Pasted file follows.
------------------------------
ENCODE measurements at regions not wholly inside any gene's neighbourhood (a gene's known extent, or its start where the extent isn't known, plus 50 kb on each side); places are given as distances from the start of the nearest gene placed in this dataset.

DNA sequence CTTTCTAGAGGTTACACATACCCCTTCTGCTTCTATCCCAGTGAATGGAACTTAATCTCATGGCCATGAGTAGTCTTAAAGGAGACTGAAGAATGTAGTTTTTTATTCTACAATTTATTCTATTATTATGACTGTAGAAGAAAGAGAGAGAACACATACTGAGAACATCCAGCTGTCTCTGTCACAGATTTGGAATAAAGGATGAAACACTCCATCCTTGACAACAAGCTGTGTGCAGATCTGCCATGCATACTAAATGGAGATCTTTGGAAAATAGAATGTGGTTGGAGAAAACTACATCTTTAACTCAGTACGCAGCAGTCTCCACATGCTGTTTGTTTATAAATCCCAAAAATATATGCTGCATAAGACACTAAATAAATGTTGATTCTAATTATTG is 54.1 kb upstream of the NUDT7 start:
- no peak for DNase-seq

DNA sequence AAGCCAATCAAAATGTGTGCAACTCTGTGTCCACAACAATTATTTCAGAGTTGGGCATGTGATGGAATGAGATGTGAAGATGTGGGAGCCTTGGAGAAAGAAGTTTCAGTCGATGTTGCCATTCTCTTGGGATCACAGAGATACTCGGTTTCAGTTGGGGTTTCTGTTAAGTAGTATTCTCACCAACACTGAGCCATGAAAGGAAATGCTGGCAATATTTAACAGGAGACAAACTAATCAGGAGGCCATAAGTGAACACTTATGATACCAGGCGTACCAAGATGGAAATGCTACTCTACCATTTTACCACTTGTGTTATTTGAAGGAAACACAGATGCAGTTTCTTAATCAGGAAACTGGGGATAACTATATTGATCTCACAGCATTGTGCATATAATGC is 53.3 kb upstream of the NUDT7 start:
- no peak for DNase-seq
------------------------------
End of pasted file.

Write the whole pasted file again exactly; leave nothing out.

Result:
ENCODE measurements at regions not wholly inside any gene's neighbourhood (a gene's known extent, or its start where the extent isn't known, plus 50 kb on each side); places are given as distances from the start of the nearest gene placed in this dataset.

DNA sequence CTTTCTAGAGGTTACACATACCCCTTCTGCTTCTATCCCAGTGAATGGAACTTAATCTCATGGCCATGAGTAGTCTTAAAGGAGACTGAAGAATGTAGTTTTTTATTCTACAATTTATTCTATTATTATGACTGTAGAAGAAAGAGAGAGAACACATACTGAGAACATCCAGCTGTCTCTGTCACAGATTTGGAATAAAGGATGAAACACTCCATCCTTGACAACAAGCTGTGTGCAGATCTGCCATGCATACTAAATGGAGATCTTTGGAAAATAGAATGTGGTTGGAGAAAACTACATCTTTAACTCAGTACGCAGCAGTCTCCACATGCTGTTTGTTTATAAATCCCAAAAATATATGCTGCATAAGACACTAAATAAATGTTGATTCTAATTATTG is 54.1 kb upstream of the NUDT7 start:
- no peak for DNase-seq

DNA sequence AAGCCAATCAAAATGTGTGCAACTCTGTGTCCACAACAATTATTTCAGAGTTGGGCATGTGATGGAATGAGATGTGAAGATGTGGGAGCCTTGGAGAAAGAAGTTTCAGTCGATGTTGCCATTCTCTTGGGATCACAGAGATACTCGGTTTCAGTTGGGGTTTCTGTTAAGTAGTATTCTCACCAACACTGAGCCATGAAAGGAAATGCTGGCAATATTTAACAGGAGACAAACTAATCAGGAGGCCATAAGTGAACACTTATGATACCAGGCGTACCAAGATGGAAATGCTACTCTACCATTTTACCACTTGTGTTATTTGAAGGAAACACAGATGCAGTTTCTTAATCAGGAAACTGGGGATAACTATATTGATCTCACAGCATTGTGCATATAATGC is 53.3 kb upstream of the NUDT7 start:
- no peak for DNase-seq